I couldn’t talk about it. The hole in my heart was too big to talk about yet. So I cleaned the shrine, put on some perfume oil from the crossroads and put it in the hands of my god/desses and ancestors. I drank some wine and watched the older version of Little Women with young Katherine Hepburn and tried to calm down.
That morning I woke up with a few crystallized revelations; I needed to write write an allotted amount of words and outline for x book, y book and z book. X book needed to be fixed with this way and I needed to start researching for Y book as soon as I was finished reading the book I was reading. I started to think about 2014 because NYE resolutions are for suckers. The real work starts now.
Christmas Eve at my Mom’s house was busy enough that I didn’t have to think, I could just cook and hide in the kitchen and be with my family. I made an antipasto tray, we had brined a turkey, my mom made her mashed potatoes and I could bark orders at family members like my grandmother’s generation did to each other. And when it got close to dinner, my nephew did as we used to, hopping around the kitchen, weaving around us like an excited cat as we kept hustling him back out of the kitchen. We ate and laughed and argued and opened presents. I was exhausted by 8p but I couldn’t sleep. I read my book and found myself up late.
Christmas Day we opened presents at my mom’s and had a proper Jersey breakfast. (We eat this ON PURPOSE! ON PURPOSE, PEOPLE FROM OTHER PLACES! It likely only tastes good if you were born here and lived here all your life. We’re like crayfish, we die in unpolluted water. Take that, heart!)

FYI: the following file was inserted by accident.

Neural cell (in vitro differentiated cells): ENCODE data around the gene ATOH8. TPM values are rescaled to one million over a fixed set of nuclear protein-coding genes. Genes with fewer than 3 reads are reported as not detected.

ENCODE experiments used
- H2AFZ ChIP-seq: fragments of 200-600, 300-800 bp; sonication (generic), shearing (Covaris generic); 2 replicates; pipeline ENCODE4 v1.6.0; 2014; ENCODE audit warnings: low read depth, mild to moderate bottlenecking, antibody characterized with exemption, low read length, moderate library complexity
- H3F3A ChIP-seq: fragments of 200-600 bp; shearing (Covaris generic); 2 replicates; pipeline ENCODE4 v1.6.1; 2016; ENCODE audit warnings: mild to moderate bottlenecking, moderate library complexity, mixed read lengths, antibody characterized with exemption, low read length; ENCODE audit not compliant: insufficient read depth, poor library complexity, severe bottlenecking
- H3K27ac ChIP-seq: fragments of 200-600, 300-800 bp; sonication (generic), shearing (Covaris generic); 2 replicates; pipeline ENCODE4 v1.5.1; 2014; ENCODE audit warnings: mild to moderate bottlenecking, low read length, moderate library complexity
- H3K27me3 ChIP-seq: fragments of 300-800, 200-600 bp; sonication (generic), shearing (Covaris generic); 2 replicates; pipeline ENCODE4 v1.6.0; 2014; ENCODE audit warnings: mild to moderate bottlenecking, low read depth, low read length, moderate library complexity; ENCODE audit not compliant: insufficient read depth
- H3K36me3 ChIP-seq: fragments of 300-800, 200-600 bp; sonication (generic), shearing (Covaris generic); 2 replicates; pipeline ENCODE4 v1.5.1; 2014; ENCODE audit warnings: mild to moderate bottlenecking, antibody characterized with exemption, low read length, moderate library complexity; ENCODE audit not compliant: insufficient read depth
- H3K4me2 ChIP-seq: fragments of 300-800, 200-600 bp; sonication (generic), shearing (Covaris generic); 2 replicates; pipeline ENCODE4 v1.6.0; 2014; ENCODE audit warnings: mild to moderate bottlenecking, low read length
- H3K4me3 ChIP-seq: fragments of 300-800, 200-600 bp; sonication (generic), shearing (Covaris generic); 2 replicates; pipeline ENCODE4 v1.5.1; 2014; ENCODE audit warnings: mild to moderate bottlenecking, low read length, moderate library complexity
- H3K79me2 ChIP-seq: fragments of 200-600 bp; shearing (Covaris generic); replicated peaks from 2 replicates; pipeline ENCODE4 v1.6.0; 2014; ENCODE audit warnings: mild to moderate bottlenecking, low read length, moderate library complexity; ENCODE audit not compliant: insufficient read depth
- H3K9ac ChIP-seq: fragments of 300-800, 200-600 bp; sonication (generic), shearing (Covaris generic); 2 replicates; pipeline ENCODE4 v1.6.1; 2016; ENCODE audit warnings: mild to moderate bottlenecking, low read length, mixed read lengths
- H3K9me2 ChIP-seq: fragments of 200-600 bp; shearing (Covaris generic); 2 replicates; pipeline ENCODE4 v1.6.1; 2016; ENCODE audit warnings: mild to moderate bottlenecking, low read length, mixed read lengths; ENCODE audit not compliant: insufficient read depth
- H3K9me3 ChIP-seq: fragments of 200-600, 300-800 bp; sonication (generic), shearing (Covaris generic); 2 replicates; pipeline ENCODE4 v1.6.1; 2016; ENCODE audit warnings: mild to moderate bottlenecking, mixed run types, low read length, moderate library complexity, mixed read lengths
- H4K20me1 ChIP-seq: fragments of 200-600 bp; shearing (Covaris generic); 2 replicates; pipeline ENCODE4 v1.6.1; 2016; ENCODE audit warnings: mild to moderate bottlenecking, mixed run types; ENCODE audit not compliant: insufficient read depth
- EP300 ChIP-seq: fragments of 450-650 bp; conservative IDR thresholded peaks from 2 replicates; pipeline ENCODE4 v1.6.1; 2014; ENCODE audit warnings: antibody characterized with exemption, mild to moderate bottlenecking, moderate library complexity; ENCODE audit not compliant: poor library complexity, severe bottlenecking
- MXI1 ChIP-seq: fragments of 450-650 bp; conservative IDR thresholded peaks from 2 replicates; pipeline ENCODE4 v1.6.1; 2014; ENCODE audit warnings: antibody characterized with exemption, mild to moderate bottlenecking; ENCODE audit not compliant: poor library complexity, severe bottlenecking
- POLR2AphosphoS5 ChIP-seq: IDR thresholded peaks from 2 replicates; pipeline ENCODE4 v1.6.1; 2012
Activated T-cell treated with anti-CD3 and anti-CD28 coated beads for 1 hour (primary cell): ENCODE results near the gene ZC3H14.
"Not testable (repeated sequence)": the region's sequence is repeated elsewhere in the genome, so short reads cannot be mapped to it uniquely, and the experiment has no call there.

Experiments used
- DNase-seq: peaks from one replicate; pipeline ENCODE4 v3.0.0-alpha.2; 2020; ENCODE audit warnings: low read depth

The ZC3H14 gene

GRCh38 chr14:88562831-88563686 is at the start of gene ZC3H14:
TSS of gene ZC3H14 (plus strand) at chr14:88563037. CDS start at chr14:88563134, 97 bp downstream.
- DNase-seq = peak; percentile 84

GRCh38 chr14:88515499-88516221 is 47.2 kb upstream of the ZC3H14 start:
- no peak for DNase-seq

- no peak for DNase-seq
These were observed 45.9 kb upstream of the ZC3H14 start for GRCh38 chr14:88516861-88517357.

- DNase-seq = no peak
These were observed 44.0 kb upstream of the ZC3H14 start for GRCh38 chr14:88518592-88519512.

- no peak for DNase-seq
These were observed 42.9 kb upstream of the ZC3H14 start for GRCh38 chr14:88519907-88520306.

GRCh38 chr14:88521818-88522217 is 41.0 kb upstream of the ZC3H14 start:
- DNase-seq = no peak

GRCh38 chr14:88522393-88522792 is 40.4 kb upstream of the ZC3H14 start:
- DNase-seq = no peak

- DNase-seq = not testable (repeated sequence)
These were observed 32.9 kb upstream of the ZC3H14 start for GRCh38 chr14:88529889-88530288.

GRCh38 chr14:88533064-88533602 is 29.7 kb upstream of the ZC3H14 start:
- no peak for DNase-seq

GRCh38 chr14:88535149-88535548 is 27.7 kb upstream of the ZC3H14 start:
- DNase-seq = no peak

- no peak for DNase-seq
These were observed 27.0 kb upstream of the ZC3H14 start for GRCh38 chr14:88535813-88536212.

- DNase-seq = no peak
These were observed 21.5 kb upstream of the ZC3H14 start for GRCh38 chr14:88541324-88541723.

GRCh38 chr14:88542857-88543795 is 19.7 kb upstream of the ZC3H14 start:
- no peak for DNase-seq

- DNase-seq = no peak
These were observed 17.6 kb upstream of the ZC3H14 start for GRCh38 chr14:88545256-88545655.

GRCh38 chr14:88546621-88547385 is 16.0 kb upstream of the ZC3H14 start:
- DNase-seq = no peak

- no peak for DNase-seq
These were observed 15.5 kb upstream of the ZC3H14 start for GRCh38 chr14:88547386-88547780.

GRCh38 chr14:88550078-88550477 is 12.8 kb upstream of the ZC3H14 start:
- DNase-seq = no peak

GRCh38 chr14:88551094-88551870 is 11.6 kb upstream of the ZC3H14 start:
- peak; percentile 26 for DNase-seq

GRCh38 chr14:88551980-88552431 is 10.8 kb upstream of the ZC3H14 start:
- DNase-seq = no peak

Jow and I went home in between breakfast and my Aunt and Uncle’s. We were supposed to deposit a check at a bank that’s about five minutes from our home. No prob, right? Except we can’t find the fucking check. And suddenly, my mom and her crazed squirrely searches for missing things started to make sense because we didn’t say, No big, we’ll find it tomorrow and use this time to watch old movies or sleep or rest.
No. We used that time to dig through the trash like rabid raccoon. Not a raccoon, Jow pointed out. Raccoons are smart and methodical. Nothing about what we did was that. We’re squirrels at best. At. Best. This was shameful. The check was in a place that made sense retrospectively but it took us an hour and change to get to that point. And a trashcan full of coffee grounds. But we trudged along and collected xp. By the time we were at the bank, I was laughing in that crazed sort of way that one does right before a complete psychotic break.
We came home and exchanged gifts ourselves, downing shots of joie and listening to the new Yule edition of Numinosis, our home clean for once due to my manic round of trying to control what I control, the greenery in our home becoming brittle and dry.
This Yule was exactly what N. talked about; the moments of happiness were so ecstatic, clear and perfect that it hurt. The moments of sadness so dark and painful that it was hard to bear.
‘Tis the season.